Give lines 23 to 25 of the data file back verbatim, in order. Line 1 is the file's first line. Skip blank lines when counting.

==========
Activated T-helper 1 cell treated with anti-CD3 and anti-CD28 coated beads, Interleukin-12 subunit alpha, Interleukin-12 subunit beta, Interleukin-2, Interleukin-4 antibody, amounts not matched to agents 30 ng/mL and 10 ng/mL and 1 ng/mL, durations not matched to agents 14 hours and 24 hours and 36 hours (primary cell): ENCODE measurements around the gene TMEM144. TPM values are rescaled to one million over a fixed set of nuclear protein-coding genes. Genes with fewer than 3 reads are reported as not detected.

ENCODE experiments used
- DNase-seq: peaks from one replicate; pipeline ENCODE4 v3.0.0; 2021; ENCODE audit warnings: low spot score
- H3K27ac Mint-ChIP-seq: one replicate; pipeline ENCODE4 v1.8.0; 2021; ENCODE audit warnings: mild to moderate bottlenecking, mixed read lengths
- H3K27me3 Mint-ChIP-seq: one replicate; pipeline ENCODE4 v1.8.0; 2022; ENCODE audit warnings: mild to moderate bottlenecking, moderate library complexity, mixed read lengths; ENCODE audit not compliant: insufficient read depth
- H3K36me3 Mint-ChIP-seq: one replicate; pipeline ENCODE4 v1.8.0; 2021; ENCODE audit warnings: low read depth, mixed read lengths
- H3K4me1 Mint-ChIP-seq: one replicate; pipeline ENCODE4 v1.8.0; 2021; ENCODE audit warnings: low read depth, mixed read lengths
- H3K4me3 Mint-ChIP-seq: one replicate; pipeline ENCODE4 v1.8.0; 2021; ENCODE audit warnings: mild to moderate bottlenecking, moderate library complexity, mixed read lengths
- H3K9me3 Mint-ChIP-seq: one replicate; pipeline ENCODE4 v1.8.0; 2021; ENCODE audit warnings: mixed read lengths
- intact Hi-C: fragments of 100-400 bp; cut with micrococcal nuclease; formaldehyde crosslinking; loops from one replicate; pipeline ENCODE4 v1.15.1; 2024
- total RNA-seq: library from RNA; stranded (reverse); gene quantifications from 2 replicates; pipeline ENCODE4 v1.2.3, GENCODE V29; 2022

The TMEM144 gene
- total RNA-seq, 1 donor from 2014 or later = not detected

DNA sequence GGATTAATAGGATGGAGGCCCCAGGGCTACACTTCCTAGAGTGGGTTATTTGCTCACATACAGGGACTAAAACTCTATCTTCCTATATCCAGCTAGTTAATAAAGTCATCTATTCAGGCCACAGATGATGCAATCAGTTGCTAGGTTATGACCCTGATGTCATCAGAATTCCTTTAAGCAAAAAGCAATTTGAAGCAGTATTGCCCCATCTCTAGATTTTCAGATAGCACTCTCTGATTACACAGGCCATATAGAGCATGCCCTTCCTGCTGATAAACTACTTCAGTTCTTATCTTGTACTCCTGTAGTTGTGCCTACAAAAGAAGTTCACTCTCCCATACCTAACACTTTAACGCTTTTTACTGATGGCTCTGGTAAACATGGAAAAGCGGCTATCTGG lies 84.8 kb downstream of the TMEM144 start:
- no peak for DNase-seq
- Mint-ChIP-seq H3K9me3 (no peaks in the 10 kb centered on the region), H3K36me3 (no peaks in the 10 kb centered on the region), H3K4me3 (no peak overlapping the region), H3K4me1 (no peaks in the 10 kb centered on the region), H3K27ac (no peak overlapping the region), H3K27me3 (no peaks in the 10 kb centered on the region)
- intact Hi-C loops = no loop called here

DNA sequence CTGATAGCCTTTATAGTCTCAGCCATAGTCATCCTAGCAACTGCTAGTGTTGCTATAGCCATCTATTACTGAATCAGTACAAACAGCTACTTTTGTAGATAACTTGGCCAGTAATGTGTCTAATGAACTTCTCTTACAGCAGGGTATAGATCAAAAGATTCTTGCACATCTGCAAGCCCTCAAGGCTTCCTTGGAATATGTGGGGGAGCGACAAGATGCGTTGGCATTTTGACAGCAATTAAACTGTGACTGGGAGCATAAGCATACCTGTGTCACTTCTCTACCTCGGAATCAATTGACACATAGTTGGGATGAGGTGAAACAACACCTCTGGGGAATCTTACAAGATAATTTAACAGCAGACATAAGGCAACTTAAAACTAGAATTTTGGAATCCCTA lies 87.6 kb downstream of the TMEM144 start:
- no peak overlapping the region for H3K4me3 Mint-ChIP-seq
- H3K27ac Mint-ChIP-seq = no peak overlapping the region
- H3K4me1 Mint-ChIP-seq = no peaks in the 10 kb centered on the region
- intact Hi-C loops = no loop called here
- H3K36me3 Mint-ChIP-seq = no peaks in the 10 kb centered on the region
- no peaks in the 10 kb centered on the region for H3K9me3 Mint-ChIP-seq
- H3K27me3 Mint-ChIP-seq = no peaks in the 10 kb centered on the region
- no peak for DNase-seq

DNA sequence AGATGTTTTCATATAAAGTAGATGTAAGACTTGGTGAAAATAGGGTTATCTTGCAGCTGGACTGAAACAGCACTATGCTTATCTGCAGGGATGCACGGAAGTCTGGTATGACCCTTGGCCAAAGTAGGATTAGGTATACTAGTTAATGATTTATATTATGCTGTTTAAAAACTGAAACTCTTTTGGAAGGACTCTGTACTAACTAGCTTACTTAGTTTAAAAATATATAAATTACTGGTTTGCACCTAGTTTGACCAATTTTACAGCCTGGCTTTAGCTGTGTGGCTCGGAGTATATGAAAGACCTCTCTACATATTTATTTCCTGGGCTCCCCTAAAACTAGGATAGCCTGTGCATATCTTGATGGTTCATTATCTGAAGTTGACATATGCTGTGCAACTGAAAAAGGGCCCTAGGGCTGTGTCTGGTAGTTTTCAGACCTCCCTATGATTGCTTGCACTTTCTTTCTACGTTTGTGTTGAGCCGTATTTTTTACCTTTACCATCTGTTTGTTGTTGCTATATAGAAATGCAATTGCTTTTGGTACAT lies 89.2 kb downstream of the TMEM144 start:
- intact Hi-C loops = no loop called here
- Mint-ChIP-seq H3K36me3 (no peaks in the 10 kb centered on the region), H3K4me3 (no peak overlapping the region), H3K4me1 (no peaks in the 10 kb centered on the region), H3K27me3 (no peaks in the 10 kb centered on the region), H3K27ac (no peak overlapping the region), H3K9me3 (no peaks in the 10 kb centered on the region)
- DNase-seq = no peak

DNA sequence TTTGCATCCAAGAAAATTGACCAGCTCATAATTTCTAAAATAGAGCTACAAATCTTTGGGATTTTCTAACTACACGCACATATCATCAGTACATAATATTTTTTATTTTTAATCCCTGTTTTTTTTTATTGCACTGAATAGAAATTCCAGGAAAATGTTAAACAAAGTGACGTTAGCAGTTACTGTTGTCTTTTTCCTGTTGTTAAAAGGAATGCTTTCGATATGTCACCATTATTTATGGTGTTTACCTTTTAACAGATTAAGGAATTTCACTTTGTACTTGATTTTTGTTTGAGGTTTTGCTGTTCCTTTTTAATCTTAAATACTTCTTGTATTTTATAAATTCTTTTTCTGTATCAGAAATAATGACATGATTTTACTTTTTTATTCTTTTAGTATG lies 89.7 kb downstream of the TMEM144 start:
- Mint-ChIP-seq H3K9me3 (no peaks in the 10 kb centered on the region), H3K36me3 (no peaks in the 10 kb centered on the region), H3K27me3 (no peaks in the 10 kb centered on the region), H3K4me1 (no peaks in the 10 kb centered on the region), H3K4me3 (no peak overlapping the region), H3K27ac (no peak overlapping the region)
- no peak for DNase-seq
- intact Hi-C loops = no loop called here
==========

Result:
- H3K36me3 Mint-ChIP-seq = no peaks in the 10 kb centered on the region
- no peaks in the 10 kb centered on the region for H3K9me3 Mint-ChIP-seq
- H3K27me3 Mint-ChIP-seq = no peaks in the 10 kb centered on the region